They are used typically as a more convenient way than trying to meet someone the old fashion way…(IRL) “In Real Life.” My experience has been, they’re not a miracle solution for finding love but you could find good friendships if the other person is willing to be open about being a platonic friend with the opposite sex. With the many apps available out there they come with their fair share of problems for both men and women.

Some Of the Problems Are:

1. Women who want to date men will often have to deal with an enormous amount of connection requests and online harassment of direct sexual language, middle of the night messaging, or pushiness for hooking up for sex

2. Women have serious competition with other women who may have profile pictures that are overly revealing, or direct specific language written in their profile bio or in their messaging

3. Men who want to date women, on the other hand, tend to face serious competition and try too hard and in the end, become obnoxious with useless talk and wanting a full account of what you did during the day even before you have a chance to meet in person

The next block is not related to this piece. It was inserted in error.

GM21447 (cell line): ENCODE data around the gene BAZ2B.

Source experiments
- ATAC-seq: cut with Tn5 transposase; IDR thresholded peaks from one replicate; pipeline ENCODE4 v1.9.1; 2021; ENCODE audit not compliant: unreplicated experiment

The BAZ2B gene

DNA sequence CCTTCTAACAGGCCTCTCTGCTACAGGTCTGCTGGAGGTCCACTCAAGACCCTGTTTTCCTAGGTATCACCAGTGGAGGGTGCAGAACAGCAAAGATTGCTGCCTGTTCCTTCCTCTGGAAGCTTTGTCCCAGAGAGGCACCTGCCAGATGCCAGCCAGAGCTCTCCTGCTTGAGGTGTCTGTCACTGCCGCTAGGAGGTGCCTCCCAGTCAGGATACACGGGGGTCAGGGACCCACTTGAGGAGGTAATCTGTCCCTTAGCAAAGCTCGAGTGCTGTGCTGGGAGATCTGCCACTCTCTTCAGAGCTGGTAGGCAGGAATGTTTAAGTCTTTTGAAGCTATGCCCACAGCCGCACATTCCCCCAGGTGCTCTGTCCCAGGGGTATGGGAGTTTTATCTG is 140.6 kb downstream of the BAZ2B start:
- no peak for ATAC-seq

4. Men and women seem to try increasing their chances of success by requesting to connect or liking as many profile pictures as possible and then face being ignored or ghosted

No matter how you look at it, dating can be difficult, exhausting, add to your anxiety, depression, and can sometimes compromise your self-esteem.

The Challenges of Dating Apps

Dating apps tend to increase problems that exist in traditional dating, for example:

• The initial attraction tends to be surface-level

• People judge potential matches by their photos, often within seconds

• If you don’t get any requests to connect, or if your requests are rejected, it can really harm your self-esteem

• The choices can be overwhelming, so how do you decide who to connect with?

• How can you tell who’s worth talking to and how do you avoid wasting time chatting with too many different people?

The Exhausting Process

• You start with casual chatting, then you both need to feel a connection, and then it’s a whole new ballgame when you meet in person

• Some people don’t live up to your expectations face-to-face, which can be confusing and disappointing

• There’s a high rejection rate. With so many potential matches at every user’s fingertip, there are more people to consider and more to reject or ignore

• Even when you think things are going well, the other person could decide to break it off when you least expect it or, even worse, never respond again